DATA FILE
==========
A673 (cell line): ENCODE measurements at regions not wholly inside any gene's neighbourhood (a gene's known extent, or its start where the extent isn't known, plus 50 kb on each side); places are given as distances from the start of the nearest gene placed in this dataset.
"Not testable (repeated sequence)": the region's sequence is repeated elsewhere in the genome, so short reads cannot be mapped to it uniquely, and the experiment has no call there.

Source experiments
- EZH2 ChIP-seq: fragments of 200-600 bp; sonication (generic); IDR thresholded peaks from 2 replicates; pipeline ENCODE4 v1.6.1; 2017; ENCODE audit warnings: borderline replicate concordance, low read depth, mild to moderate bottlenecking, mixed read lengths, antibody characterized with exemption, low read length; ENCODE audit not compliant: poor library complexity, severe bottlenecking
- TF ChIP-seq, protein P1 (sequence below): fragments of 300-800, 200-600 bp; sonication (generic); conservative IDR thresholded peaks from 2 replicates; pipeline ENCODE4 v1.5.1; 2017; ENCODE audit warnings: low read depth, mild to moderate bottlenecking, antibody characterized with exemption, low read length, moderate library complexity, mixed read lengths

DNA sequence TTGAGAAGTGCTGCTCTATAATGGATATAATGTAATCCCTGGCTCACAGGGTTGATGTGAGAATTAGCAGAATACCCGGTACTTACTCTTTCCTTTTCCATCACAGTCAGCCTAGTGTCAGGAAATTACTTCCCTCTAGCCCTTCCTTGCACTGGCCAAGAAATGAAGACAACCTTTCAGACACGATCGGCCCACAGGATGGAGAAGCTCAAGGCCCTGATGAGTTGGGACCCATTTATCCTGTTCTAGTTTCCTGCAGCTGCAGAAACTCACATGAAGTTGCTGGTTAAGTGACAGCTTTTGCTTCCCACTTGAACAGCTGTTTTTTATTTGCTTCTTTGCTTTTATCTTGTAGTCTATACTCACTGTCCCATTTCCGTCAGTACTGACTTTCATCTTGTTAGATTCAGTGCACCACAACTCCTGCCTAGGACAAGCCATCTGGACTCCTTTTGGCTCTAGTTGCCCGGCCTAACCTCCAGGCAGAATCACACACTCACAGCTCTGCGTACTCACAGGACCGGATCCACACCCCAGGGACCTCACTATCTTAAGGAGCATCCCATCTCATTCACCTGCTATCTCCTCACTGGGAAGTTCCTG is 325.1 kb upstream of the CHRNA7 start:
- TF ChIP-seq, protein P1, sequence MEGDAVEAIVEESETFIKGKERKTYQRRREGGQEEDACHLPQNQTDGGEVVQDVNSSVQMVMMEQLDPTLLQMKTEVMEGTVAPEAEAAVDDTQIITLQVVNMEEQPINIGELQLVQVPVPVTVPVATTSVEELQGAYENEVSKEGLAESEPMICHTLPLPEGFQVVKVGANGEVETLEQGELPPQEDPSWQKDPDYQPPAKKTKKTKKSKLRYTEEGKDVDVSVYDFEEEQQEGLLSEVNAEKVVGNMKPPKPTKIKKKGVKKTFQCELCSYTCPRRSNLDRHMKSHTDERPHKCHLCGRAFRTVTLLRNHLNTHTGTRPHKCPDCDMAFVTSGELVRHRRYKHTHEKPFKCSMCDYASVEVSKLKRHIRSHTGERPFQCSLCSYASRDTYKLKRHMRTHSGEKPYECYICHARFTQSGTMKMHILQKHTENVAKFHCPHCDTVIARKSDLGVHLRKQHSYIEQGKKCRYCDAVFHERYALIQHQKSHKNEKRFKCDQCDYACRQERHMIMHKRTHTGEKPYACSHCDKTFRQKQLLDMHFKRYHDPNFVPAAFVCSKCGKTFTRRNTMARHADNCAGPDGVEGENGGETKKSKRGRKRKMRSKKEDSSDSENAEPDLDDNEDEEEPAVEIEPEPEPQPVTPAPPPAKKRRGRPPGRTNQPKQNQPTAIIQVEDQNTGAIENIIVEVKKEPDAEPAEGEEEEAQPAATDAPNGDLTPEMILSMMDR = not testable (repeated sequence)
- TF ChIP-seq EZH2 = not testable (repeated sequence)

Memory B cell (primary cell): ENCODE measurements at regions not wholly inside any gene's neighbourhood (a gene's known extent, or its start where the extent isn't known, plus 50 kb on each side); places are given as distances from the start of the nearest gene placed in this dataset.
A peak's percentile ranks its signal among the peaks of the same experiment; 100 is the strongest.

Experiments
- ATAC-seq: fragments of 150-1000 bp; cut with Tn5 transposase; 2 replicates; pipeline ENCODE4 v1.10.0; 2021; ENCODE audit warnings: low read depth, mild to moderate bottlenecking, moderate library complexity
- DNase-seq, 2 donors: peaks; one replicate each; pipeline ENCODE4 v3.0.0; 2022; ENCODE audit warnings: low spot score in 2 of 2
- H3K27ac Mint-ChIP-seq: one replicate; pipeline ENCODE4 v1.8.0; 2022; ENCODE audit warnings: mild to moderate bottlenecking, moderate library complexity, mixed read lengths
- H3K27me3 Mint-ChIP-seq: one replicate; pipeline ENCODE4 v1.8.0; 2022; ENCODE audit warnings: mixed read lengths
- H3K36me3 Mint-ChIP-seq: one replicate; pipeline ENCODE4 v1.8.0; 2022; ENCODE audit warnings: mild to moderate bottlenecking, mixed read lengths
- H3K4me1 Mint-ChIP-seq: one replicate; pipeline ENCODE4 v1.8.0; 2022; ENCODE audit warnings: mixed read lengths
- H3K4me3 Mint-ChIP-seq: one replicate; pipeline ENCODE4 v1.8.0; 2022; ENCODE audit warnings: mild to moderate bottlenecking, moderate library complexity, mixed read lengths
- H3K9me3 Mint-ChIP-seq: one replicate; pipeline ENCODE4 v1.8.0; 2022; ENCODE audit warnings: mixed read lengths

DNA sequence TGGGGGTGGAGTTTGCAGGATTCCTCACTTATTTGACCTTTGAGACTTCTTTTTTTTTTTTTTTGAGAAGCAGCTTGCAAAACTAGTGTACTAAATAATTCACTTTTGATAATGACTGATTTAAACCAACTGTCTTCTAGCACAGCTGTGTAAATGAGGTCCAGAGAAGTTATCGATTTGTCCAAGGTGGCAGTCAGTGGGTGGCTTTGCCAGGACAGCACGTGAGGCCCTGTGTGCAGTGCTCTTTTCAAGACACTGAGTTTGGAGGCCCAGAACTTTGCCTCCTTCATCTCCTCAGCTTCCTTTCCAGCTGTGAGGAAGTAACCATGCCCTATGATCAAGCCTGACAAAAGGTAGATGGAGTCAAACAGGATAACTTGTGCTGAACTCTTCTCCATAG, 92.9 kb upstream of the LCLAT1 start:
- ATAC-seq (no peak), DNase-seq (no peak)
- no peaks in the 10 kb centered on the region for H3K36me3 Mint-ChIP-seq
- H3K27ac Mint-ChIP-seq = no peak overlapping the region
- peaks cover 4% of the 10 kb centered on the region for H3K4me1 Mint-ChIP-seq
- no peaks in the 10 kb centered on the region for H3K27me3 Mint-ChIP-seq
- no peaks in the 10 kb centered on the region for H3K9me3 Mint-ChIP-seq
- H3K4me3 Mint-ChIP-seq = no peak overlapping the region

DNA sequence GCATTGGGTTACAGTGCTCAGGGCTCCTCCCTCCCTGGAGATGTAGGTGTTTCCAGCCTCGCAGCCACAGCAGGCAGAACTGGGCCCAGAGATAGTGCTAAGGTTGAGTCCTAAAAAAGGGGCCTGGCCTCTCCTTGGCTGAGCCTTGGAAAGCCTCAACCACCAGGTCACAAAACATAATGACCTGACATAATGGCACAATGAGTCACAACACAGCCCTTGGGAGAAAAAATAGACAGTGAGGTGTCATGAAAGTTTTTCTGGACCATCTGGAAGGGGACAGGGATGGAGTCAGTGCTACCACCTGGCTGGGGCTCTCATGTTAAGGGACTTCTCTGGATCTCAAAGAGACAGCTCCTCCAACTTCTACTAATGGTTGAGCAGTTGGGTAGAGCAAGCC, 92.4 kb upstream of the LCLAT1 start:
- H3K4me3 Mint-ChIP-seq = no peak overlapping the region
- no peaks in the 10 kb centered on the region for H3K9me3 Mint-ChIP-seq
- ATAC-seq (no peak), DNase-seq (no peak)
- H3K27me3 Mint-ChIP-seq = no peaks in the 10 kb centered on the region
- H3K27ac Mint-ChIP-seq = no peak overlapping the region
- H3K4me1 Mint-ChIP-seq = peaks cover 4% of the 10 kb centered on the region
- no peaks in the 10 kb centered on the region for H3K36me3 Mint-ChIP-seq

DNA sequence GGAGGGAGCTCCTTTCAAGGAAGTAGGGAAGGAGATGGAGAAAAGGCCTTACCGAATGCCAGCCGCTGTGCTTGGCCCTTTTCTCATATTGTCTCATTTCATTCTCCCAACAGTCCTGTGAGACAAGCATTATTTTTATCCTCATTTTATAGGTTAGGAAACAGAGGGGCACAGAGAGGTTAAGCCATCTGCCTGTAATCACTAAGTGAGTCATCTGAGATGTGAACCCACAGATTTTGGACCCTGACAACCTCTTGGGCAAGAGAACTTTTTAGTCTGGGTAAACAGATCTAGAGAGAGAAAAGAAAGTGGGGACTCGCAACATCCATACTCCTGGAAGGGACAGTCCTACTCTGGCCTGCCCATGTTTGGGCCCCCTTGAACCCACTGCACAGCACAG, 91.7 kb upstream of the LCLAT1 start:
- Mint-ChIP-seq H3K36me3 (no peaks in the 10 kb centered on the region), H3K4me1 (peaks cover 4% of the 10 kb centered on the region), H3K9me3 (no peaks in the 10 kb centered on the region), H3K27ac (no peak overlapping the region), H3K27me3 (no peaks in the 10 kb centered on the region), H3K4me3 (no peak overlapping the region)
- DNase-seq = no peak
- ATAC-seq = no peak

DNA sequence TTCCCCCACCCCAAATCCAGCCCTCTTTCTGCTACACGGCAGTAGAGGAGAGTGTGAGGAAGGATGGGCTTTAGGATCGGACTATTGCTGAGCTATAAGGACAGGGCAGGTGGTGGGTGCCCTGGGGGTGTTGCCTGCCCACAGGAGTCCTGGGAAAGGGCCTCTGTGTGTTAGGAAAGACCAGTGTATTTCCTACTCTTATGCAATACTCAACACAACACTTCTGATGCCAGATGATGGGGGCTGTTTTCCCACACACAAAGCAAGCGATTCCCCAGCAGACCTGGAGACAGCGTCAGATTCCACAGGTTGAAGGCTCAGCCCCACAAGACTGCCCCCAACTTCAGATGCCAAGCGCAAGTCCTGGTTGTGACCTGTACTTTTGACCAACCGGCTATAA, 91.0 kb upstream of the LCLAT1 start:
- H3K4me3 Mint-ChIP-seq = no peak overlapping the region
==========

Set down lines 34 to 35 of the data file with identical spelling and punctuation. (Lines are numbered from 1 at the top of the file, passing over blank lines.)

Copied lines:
- H3K4me1 Mint-ChIP-seq = peaks cover 4% of the 10 kb centered on the region
- no peaks in the 10 kb centered on the region for H3K36me3 Mint-ChIP-seq